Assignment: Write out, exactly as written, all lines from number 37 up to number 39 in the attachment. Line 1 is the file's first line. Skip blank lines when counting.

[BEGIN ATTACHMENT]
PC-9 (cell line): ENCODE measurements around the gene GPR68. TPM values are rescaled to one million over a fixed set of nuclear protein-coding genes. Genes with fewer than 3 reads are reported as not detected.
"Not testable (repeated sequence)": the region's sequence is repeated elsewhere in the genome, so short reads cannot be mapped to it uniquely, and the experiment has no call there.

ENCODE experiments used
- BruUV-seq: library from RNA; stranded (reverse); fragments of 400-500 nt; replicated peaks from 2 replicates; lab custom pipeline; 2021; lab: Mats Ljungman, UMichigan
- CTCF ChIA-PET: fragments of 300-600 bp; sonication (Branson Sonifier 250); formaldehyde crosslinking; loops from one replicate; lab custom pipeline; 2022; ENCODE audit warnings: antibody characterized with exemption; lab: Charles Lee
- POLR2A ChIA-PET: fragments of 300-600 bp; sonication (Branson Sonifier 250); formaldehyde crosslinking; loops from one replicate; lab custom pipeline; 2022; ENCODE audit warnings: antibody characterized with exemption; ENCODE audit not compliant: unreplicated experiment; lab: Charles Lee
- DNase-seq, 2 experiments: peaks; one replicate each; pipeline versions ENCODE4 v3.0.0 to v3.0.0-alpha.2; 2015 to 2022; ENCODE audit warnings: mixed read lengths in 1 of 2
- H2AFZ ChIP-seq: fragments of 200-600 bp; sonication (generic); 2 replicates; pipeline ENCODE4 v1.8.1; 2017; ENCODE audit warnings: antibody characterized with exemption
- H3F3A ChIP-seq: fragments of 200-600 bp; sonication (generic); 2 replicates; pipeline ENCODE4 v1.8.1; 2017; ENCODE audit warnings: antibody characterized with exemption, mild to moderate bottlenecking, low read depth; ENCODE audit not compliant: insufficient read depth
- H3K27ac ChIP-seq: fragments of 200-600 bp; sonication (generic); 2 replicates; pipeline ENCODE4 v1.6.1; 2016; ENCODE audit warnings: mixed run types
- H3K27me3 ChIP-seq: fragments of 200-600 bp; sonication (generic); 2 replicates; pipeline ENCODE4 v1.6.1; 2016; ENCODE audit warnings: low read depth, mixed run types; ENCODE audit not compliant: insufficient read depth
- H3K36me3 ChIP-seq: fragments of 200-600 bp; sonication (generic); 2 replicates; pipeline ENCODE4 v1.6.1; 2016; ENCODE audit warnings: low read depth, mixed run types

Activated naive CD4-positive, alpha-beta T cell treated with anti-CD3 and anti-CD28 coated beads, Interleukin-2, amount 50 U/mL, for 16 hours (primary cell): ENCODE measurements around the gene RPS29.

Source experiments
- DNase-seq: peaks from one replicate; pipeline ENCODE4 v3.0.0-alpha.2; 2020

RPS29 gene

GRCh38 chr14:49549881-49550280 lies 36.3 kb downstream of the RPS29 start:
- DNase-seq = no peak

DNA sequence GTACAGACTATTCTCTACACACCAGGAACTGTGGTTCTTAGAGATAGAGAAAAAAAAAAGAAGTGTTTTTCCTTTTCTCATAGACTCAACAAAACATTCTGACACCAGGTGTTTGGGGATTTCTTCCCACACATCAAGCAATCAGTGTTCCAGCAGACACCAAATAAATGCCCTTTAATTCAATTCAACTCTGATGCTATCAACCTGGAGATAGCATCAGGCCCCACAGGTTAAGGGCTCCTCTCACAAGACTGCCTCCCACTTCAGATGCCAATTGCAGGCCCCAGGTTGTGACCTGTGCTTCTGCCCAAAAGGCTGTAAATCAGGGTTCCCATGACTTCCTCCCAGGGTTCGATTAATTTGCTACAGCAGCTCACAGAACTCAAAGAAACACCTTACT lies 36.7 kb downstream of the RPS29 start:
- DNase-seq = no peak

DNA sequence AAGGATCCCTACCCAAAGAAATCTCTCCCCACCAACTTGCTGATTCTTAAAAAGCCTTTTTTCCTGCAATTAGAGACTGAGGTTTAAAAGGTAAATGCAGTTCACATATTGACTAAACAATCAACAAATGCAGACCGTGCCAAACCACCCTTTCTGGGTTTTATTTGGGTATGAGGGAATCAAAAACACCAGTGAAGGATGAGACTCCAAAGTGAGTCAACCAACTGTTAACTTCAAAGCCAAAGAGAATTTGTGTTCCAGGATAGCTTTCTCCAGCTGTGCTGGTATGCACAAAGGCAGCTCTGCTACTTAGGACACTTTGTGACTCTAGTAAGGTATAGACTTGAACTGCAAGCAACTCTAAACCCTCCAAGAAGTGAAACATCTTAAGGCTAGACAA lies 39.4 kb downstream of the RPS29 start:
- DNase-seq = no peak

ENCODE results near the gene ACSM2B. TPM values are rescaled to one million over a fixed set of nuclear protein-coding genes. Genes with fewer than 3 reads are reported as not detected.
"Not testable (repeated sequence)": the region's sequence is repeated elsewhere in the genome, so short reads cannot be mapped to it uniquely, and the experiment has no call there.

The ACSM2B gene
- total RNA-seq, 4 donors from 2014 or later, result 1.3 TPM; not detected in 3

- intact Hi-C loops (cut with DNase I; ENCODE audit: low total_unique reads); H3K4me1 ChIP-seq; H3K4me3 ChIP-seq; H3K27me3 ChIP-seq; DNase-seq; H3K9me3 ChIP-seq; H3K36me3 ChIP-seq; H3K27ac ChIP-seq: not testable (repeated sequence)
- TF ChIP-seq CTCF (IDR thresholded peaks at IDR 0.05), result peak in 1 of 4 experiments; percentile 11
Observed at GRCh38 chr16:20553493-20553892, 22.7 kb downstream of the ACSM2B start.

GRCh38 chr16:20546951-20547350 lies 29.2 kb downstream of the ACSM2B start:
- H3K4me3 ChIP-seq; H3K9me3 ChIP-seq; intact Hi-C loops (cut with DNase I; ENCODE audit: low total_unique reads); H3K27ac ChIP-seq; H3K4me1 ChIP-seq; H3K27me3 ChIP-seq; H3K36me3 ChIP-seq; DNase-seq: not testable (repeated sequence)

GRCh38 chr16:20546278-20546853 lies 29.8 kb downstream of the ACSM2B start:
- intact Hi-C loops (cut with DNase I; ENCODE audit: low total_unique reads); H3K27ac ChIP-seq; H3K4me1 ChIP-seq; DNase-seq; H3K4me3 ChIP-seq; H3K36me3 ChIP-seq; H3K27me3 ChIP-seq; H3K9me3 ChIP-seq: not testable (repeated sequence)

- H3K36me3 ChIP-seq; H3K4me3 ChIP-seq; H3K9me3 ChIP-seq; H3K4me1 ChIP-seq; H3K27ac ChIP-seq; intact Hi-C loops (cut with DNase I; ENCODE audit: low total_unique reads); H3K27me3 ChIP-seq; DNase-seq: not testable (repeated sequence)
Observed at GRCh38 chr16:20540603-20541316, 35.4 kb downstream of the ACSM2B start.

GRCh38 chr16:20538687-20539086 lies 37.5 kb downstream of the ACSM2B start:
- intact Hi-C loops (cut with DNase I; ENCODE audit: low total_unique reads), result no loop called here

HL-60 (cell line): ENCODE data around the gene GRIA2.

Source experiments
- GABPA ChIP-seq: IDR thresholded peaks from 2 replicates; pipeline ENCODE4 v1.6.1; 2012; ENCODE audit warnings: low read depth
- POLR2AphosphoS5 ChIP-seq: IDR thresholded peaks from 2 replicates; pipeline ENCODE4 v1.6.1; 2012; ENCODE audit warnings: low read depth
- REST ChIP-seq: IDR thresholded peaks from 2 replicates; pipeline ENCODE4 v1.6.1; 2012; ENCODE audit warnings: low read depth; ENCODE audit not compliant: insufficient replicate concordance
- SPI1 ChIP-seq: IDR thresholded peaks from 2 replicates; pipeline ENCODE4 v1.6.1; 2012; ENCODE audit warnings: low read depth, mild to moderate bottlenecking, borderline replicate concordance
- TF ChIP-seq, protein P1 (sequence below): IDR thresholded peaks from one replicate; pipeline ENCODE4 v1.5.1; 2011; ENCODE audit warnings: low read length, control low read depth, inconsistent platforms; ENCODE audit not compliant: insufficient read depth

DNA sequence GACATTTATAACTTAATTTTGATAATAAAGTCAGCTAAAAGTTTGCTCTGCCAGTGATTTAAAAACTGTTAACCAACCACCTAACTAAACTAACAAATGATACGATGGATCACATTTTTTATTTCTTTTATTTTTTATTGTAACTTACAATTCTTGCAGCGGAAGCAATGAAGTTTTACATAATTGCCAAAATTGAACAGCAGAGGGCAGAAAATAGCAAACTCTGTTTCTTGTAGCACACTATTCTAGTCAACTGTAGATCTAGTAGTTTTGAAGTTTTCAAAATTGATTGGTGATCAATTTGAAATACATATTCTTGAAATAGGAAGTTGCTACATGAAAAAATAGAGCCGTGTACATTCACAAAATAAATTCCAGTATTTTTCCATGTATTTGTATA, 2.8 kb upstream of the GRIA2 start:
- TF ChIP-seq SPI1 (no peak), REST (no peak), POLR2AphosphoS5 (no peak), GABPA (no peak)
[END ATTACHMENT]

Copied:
- intact Hi-C loops (cut with DNase I; ENCODE audit: low total_unique reads), result no loop called here

HL-60 (cell line): ENCODE data around the gene GRIA2.

Source experiments